Archive for July, 2008

This post is one of a series of essays written for the New Amsterdam Market. Each essay stems from a conversation between the author and a vendor who participated in the New Amsterdam Market of June 29th. The essays seek to address each vendor’s (food-related) enterprise, to highlight the reality behind their commitment to sustainability, and to convey the voice and personality that they bring to their work.


By the time one finishes a conversation with Gabrielle Carbone, it’s impossible not to wonder what flavors have popped into her mind, how many cones she has imagined or remembered, and how many of her rapid thoughts, as she would say, will soon “snowball” into something new and marvelous. She and I sat this week on the wooden planks of the pier by the Brooklyn Bridge, her head dwarfed by a scoop of ice cream she skillfully saved from puddlehood in the heat. As the thin woman spoke, I wondered whether her particular metabolism magically turned cream to creativity, and whether she might have produced over a thousand flavors by now (rather than 400), had she not been occupied with running a business. “The sweet basil and goat cheese ice cream? I thought of that in seven seconds!” she said. “If I had time, I could really create something!”

While those ignorant of Gabrielle’s talents might advocate giving the ever-energized woman a well-deserved vacation, I’m afraid the daily regulars at the Bent Spoon have no such thing in mind. Residency in Brooklyn has limited me to far-from-daily consumption of Gabrielle’s creations, but I have visited The Bent Spoon a few times, and have several friends whom I can’t imagine would last even a week without a trip to the shop.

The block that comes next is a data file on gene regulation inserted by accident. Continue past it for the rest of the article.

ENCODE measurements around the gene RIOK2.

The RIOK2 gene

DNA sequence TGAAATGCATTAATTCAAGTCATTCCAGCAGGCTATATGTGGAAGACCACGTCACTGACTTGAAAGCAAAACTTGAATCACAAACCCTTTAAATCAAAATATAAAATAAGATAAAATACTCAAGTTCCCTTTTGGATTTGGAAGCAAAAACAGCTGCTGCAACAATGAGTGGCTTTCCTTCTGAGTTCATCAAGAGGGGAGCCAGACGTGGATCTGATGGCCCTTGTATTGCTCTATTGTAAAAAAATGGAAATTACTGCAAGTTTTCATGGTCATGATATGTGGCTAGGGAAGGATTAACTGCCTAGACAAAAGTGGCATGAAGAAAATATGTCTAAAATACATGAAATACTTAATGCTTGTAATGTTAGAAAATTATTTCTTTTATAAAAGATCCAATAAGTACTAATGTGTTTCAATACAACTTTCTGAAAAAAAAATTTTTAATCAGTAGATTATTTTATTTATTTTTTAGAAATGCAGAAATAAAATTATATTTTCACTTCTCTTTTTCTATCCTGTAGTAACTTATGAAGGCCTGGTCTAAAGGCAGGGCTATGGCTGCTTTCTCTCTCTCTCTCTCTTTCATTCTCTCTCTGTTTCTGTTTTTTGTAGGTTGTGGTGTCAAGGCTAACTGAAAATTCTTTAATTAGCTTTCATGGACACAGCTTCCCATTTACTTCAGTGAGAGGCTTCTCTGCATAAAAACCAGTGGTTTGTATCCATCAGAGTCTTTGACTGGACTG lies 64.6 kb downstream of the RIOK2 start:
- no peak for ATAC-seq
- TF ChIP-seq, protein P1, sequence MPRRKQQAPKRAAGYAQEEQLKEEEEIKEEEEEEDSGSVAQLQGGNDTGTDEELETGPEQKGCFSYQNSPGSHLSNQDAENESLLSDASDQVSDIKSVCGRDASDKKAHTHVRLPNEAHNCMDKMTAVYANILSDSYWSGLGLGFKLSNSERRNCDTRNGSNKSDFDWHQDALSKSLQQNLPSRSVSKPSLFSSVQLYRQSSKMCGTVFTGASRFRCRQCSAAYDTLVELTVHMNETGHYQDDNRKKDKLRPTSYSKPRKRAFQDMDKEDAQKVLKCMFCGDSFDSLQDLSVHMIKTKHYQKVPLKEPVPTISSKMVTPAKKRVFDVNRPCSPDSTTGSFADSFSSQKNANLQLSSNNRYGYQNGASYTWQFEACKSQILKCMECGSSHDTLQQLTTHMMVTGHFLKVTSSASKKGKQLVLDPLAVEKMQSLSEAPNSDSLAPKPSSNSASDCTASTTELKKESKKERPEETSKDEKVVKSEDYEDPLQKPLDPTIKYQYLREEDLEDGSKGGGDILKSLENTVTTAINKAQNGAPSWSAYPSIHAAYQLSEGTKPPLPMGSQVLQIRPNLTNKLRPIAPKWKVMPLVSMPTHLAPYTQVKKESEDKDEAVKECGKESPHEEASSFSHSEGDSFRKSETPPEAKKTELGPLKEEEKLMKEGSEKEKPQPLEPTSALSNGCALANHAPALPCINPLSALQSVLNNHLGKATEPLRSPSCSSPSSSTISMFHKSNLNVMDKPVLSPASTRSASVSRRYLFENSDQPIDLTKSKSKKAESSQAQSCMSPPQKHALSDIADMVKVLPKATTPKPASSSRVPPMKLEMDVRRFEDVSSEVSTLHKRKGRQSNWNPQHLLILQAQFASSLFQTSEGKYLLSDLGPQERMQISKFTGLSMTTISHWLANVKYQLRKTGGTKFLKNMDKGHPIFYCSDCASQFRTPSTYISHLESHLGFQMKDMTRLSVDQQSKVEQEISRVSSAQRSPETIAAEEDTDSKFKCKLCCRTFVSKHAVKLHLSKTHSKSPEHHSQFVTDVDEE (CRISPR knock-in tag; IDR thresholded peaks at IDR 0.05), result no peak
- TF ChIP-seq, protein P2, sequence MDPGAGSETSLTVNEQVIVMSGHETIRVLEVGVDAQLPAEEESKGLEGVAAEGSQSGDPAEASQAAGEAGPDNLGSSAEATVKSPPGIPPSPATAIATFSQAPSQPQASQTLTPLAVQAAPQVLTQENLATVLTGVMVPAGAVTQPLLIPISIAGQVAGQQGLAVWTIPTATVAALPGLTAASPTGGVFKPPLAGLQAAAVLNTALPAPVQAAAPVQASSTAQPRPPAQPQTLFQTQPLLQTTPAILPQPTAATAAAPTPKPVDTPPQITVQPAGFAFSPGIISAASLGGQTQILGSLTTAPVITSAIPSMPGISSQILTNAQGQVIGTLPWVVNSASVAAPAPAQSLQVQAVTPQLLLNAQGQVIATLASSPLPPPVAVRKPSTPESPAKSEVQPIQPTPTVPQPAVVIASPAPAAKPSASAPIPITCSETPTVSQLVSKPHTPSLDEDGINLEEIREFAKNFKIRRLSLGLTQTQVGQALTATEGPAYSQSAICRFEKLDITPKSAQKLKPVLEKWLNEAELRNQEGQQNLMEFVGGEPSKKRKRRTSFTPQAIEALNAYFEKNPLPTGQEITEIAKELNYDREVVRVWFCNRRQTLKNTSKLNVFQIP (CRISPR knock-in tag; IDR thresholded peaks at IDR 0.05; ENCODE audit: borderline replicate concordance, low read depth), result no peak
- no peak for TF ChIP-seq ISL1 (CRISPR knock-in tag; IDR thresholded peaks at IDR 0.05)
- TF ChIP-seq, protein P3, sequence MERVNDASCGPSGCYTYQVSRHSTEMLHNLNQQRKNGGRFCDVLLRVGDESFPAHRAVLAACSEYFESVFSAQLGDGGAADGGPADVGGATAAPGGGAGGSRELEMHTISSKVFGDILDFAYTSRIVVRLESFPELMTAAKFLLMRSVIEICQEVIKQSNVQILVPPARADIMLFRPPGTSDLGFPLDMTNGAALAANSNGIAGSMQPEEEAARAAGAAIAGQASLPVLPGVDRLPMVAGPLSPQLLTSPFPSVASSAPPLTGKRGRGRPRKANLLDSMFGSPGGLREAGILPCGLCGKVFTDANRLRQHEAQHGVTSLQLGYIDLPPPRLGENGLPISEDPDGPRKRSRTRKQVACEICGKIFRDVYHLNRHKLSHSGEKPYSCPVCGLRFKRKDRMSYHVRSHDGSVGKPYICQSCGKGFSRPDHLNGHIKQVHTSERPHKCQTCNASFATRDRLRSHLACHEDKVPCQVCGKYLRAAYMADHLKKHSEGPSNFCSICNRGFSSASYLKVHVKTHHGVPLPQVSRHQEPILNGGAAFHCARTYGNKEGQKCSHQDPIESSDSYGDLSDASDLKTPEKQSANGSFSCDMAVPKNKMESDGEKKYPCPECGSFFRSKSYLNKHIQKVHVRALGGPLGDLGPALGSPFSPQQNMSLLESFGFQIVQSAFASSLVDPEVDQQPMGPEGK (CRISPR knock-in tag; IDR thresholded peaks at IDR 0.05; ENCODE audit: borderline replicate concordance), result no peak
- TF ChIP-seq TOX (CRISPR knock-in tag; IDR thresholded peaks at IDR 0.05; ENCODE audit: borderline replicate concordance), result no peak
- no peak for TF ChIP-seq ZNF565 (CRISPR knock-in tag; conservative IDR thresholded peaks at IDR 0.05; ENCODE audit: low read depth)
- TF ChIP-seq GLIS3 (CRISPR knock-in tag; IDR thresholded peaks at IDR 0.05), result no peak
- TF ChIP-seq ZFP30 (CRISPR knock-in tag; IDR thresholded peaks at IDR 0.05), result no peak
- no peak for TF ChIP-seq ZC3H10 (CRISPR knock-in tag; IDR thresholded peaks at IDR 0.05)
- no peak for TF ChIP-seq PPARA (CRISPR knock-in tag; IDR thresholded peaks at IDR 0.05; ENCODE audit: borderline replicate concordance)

The Bent Spoon is located in Princeton, New Jersey. Since it’s opening in 2004, Gabrielle Carbone has made her ice cream straight from scratch, and the focus has been the same: as often as possible, the ice cream’s ingredients are not only organic, but sourced from local New Jersey farmers. These ingredients include berries, herbs, fruits, cheeses, honey, cream, of course, as well as the hundreds (thousands?) of dozens of eggs that go into the ice cream every week. Gabrielle, co-owner of the shop along with her husband, Matthew, gives the impression she doesn’t have time to be following some kind of local food trend. She just remembers where the good tomatoes came from when she was a kid! Straight from her Italian family’s garden by the home where she grew up in New Jersey. “Food was the center of every holiday,” she said. “Fresh food from a local garden or farm was one of those things you just had, and then you got to college and realized there was a need for it.” Both Gabrielle and Matthew grew up in the Garden State, and (as they say) have wholeheartedly embraced the bountiful New Jersey “terroir.”

“It’s like an insurance policy,” said Gabrielle. “If you put good stuff in what you’re making, it’s gonna taste good.” Gabrielle knew that high quality food was available in her state, and “the ideas just snowballed!” she said. “By now we’ve come up with 400 flavors, and it’s really easy – I think of something I like, mascarpone for example, and then I’ve already got so many good flavors at my fingertips! Blueberry mascarpone, cranberry mascarpone, lavender mascarpone.” She talks fast, almost like a little girl. “We have so much to choose from! There’s a pear and grape trellis we’re allowed to pick from, literally around the corner from the shop. We make the best concord grape sorbet I’ve ever had! Well, the only concord grape sorbet I’ve ever had….”

The creator of The Bent Spoon holds a unique position in the community of New Jersey farmers and Princeton restaurants: she is a sort of middleman between them, and one whose talent is greatly appreciated. The retail shop is the focus of Gabrielle’s business, but The Bent Spoon also distributes ice cream to about fifteen restaurants in the area. While these restaurants otherwise seek to source directly from farmers, they appreciate a producer whom they can count on to buy local ingredients.